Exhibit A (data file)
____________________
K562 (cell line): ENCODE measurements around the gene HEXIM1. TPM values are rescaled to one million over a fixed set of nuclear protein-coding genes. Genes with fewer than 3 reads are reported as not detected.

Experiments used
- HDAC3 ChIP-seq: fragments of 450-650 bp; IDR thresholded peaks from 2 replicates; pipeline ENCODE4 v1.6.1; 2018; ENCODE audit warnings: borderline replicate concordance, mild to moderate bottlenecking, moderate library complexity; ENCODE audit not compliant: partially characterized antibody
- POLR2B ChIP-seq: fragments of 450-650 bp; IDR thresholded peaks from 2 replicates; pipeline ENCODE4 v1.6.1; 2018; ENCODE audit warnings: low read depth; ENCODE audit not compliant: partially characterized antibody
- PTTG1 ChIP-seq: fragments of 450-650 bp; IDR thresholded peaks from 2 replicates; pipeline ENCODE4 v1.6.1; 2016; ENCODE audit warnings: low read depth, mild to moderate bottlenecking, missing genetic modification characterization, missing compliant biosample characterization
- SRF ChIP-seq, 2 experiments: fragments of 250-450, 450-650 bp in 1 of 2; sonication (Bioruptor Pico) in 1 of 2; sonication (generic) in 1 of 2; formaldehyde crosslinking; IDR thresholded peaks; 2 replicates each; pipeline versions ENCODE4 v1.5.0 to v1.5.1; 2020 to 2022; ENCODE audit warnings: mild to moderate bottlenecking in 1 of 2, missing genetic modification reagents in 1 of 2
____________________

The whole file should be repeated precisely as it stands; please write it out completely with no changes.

K562 (cell line): ENCODE measurements around the gene HEXIM1. TPM values are rescaled to one million over a fixed set of nuclear protein-coding genes. Genes with fewer than 3 reads are reported as not detected.

Experiments used
- HDAC3 ChIP-seq: fragments of 450-650 bp; IDR thresholded peaks from 2 replicates; pipeline ENCODE4 v1.6.1; 2018; ENCODE audit warnings: borderline replicate concordance, mild to moderate bottlenecking, moderate library complexity; ENCODE audit not compliant: partially characterized antibody
- POLR2B ChIP-seq: fragments of 450-650 bp; IDR thresholded peaks from 2 replicates; pipeline ENCODE4 v1.6.1; 2018; ENCODE audit warnings: low read depth; ENCODE audit not compliant: partially characterized antibody
- PTTG1 ChIP-seq: fragments of 450-650 bp; IDR thresholded peaks from 2 replicates; pipeline ENCODE4 v1.6.1; 2016; ENCODE audit warnings: low read depth, mild to moderate bottlenecking, missing genetic modification characterization, missing compliant biosample characterization
- SRF ChIP-seq, 2 experiments: fragments of 250-450, 450-650 bp in 1 of 2; sonication (Bioruptor Pico) in 1 of 2; sonication (generic) in 1 of 2; formaldehyde crosslinking; IDR thresholded peaks; 2 replicates each; pipeline versions ENCODE4 v1.5.0 to v1.5.1; 2020 to 2022; ENCODE audit warnings: mild to moderate bottlenecking in 1 of 2, missing genetic modification reagents in 1 of 2